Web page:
ST. LOUIS, Mo. – According to a recent press release, during a visit to the non-profit organization Paraquad today, Governor Jay Nixon signed House Bill 1565, which makes it easier for Missourians who are elderly, blind or disabled to qualify for Medicaid, including in-home and community-based services.
The new law, passed with strong bipartisan support in the General Assembly, increases the asset limit to qualify for Medicaid coverage for the aged, blind and disabled for the first time in more than 40 years. The current asset limit is $1,000 for individuals and $2,000 for married couples living together.
“This will help thousands of Missourians live more independent lives,” Gov. Nixon said. “These are folks who just want a chance to be responsible and save for the future, but a law written more than 40 years ago wouldn’t let them. Today, we’re doing something about that.”
Aimee Wehmeier, President and CEO of Paraquad, said low asset limits in Missouri have historically compelled people with significant disabilities to make difficult decisions.
“Essentially, we had to choose between saving money and accessing necessary disability-related supports and services,” Wehmeier said. “In the past, being fiscally responsible and saving money meant losing Medicaid benefits, including health care, personal care services and reimbursements for durable medical equipment. Without these vital services, we would not be able to work or live independently. And without the ability to save money, we are not prepared for future health needs or personal emergencies.”
House Bill 1565 increases the asset limits to qualify for Medicaid coverage for the aged, blind and disabled. Currently, an individual may have no more than $1,000 in assets, while married people living together may have no more than $2,000 in assets. Under this bill, beginning in FY 2018, this limit will increase annually by $1,000 for individuals and $2,000 for couples living together until the respective limits reach $5,000 and $10,000 by FY 2021. Additionally, there will be a cost-of-living adjustment (COLA) each year beginning in FY 2022. It is estimated that the law will result in an additional 10,000 Missourians becoming eligible for Medicaid coverage.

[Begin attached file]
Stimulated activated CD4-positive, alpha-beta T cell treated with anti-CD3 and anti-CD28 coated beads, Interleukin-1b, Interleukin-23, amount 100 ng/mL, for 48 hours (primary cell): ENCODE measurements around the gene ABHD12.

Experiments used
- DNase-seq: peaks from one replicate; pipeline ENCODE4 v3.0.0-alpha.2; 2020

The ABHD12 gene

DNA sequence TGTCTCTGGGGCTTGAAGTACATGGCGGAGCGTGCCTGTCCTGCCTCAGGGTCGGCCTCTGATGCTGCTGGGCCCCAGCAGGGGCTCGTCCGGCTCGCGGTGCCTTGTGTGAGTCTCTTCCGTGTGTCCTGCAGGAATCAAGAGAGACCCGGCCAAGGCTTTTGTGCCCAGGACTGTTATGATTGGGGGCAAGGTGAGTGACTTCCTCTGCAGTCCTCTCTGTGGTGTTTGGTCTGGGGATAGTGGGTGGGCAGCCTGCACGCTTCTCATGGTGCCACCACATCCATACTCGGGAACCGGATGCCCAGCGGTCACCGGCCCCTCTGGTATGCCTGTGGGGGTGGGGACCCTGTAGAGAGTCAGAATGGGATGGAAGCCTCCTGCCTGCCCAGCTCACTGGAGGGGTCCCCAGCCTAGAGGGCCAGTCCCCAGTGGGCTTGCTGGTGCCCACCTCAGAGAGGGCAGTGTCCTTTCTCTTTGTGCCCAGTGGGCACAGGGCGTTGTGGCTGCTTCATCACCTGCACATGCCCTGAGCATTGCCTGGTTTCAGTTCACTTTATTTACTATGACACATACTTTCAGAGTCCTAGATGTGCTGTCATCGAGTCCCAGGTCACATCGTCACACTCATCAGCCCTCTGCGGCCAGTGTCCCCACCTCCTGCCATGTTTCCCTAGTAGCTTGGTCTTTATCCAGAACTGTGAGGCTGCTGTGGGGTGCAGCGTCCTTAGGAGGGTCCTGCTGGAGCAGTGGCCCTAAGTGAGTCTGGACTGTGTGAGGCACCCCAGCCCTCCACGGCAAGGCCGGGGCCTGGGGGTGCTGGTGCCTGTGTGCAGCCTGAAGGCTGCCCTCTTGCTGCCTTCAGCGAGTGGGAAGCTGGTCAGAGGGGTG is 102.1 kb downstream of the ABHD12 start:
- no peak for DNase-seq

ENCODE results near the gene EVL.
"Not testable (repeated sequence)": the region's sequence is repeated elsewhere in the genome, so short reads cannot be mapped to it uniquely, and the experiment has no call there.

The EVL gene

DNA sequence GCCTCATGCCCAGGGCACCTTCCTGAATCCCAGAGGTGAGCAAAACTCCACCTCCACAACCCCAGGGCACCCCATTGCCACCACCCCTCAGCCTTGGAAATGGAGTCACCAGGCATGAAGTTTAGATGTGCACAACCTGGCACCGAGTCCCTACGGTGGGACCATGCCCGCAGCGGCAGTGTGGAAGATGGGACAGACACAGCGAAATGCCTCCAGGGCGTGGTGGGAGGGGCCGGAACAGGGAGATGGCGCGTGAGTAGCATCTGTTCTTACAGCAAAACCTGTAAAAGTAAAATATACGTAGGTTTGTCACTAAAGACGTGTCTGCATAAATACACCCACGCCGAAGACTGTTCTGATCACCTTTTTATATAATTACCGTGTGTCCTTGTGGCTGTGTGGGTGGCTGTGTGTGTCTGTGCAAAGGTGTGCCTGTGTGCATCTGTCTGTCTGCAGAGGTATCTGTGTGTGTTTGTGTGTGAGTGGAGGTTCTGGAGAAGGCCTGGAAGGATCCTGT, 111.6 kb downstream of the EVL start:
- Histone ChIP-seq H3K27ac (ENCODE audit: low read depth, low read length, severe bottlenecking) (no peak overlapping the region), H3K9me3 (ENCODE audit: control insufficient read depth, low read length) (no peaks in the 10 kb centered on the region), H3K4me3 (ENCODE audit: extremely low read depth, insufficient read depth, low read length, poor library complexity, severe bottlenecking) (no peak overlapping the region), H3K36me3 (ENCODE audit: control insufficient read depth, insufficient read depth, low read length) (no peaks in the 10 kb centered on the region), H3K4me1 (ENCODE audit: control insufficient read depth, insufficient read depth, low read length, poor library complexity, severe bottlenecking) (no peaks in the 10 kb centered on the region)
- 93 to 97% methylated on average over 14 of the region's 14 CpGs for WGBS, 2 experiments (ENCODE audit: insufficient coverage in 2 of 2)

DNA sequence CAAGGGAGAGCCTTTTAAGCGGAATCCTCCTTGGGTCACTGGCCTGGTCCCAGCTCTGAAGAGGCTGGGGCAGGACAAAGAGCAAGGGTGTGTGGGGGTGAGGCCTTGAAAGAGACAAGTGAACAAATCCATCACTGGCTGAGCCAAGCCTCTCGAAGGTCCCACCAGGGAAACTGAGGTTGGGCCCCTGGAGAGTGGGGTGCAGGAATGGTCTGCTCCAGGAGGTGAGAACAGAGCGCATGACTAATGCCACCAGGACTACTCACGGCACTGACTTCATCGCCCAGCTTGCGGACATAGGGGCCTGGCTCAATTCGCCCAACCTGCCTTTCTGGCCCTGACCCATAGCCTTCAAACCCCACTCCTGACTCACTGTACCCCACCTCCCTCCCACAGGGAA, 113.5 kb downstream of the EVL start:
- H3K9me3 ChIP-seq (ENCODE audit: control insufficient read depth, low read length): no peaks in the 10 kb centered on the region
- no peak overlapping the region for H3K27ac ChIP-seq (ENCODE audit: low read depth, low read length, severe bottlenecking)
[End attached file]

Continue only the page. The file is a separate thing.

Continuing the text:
The new law continues a record of strengthening mental health and disability services over the past seven years.
In 2010, Gov. Nixon created the Partnership for Hope, which provides home- and community-based services to Missourians with developmental disabilities and their families. The Partnership for Hope, the first of its kind in the nation, is now helping more than 4,375 people with developmental disabilities in 103 counties and the City of St. Louis.
Also in 2010, Gov. Nixon spearheaded the bipartisan effort to pass the law mandating the coverage of autism diagnosis and treatment. For the first time, insurance companies were required to cover one of the most highly effective types of therapy, Applied Behavioral Analysis, or ABA. While effective, the cost of ABA can exceed tens of thousands of dollars a year, making insurance coverage necessary for most families.
In 2015, United Cerebral Palsy ranked Missouri third in the nation – and second most-improved since 2007 – for providing quality services that improve the lives of individuals with intellectual and developmental disabilities and their families.
Last month, the Governor signed the Fiscal Year 2017 budget, which answers his call for historic investments in services for Missourians with developmental disabilities, mental illness and substance use disorders, increasing state and federal funding for the Department of Mental Health by more than $200 million. Included in this budget is $14 million to ensure that there continues to be no waiting list for in-home services for low-income Missourians with developmental disabilities. When Gov. Nixon took office, many Missourians had to wait months or even years for the services they needed to live independently. Today, that waiting list has been eliminated.